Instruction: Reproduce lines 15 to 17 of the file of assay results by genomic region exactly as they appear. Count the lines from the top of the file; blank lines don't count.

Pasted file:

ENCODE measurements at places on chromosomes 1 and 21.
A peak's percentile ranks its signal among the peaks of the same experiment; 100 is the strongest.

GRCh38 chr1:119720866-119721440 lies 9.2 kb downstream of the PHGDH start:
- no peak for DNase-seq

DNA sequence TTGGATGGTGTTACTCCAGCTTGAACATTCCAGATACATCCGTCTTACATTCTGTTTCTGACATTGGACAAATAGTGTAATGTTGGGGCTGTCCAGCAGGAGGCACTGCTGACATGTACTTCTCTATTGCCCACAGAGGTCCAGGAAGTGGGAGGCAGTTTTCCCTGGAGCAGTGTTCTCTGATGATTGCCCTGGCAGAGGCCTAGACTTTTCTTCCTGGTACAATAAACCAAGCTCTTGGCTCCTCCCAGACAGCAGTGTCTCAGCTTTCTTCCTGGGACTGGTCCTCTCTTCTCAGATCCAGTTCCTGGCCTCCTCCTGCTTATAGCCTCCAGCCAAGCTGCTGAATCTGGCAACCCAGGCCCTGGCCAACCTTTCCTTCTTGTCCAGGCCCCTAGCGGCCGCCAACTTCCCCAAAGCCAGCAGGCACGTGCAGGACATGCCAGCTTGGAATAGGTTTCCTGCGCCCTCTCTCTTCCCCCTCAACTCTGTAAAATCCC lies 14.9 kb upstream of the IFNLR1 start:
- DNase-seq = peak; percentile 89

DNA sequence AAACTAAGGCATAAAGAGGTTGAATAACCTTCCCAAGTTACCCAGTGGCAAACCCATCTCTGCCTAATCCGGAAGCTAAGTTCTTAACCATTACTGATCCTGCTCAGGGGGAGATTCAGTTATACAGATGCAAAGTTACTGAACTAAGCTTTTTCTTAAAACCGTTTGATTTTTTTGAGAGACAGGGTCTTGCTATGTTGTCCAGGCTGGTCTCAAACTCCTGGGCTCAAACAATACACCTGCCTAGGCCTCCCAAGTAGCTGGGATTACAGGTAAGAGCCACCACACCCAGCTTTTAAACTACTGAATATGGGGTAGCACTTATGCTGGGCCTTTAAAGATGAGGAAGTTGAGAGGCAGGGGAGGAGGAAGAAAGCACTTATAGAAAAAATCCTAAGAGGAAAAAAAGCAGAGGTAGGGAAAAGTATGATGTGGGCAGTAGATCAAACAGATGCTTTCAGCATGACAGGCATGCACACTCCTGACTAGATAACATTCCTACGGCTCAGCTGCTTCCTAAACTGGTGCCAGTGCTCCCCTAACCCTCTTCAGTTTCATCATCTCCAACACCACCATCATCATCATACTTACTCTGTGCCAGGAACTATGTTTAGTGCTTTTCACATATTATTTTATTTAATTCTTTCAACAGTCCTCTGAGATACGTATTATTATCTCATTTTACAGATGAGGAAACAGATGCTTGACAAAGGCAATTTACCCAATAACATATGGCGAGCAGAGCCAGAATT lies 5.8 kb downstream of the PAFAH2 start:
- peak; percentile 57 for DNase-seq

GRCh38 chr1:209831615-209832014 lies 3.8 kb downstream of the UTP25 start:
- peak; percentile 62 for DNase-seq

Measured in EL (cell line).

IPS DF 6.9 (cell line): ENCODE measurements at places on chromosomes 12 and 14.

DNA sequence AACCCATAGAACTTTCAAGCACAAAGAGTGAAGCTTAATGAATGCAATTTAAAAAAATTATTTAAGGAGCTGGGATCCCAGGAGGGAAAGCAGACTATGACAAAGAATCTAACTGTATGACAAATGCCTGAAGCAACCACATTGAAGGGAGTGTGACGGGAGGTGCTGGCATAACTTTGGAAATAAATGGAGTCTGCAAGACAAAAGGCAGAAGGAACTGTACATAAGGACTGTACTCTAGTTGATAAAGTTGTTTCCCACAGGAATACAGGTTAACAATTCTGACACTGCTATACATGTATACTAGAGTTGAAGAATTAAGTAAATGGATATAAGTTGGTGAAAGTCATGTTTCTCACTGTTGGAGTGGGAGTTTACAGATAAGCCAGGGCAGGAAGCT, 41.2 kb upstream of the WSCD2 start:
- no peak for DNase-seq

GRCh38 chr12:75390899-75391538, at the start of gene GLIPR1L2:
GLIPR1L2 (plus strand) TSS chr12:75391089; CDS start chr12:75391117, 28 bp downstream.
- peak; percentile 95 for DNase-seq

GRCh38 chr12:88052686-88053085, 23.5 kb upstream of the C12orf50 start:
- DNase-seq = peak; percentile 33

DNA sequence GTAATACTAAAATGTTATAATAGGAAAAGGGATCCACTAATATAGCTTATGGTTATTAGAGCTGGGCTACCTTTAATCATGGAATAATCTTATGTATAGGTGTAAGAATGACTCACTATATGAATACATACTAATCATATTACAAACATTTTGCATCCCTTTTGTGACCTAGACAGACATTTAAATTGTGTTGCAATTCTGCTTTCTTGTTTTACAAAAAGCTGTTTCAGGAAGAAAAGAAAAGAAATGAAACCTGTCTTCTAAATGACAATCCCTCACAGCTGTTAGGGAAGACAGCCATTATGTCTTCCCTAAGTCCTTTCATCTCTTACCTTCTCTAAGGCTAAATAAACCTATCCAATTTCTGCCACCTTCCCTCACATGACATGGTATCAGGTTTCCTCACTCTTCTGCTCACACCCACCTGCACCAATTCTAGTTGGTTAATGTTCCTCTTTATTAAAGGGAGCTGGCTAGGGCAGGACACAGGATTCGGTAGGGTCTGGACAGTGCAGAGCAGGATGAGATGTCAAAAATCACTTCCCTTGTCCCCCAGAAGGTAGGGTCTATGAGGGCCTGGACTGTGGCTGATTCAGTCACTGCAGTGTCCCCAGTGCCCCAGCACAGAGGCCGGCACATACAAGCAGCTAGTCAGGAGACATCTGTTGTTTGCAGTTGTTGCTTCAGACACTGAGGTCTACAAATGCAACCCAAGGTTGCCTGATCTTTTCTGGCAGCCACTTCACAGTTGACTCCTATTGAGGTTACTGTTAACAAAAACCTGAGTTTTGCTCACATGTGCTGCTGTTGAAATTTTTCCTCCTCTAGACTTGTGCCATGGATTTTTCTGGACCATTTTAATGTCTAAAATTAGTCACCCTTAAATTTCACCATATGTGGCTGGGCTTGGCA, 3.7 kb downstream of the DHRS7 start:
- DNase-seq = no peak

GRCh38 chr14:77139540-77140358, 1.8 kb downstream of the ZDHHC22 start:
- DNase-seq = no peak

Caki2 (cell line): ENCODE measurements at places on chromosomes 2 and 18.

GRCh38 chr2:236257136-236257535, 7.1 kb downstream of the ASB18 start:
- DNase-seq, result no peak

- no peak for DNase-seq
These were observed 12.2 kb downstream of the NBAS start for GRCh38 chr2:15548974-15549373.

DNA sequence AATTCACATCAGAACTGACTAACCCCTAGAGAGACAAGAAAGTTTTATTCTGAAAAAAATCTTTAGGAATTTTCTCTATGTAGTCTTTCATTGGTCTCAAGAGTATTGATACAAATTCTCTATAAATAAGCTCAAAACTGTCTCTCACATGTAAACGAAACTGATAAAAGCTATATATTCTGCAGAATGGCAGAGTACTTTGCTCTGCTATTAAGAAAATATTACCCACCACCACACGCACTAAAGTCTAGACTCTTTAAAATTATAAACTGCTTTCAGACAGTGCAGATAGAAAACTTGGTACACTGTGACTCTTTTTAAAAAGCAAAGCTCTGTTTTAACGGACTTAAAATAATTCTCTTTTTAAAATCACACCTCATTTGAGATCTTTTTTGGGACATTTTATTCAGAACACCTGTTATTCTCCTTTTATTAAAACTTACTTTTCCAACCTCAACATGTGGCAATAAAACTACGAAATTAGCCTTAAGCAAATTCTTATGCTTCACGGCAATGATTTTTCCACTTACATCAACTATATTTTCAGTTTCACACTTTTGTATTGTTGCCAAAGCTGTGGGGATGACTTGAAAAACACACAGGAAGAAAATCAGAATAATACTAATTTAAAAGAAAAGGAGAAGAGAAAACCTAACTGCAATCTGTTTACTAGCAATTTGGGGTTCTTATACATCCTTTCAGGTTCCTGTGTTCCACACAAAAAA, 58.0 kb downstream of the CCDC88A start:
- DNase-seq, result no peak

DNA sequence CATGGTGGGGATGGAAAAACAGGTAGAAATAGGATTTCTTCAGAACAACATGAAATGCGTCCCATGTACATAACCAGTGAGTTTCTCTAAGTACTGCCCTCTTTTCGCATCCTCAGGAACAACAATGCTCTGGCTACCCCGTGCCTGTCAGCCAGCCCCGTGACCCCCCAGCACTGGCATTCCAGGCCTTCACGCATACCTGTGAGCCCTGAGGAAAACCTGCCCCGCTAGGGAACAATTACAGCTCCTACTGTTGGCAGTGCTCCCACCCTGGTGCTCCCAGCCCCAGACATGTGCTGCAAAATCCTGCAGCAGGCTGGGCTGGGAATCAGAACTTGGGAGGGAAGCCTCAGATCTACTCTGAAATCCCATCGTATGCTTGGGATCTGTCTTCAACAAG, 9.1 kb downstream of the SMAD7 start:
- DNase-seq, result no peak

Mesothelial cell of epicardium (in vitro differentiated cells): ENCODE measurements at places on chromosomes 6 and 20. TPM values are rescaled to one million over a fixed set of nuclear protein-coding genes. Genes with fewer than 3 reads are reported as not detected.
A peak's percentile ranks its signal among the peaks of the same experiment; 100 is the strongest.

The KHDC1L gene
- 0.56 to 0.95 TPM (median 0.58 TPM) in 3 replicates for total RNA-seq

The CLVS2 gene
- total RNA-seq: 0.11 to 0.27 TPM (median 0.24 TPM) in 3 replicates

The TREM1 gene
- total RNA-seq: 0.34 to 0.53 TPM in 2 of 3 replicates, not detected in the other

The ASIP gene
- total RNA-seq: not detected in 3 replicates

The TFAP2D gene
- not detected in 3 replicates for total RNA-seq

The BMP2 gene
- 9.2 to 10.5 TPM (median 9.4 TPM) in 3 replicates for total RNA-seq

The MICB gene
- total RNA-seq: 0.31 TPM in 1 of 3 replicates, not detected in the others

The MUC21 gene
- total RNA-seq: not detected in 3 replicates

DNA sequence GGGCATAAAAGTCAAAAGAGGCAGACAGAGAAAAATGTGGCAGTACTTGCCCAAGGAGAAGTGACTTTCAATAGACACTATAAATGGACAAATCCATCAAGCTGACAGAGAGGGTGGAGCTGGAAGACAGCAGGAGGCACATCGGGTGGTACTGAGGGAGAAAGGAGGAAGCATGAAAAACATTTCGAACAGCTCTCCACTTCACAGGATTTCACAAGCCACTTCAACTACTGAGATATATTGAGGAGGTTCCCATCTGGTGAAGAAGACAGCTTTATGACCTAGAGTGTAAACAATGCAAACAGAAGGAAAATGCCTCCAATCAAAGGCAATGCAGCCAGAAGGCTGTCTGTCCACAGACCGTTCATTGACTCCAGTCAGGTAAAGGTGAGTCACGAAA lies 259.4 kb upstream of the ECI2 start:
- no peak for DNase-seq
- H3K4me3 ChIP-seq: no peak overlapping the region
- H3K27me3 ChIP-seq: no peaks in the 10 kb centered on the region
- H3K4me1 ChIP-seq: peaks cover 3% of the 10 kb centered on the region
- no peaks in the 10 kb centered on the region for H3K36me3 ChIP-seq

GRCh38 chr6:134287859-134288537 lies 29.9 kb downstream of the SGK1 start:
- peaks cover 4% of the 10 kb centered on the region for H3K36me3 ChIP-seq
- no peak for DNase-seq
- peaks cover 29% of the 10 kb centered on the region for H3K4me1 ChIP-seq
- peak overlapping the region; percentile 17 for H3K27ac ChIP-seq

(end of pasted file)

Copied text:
GRCh38 chr12:75390899-75391538, at the start of gene GLIPR1L2:
GLIPR1L2 (plus strand) TSS chr12:75391089; CDS start chr12:75391117, 28 bp downstream.
- peak; percentile 95 for DNase-seq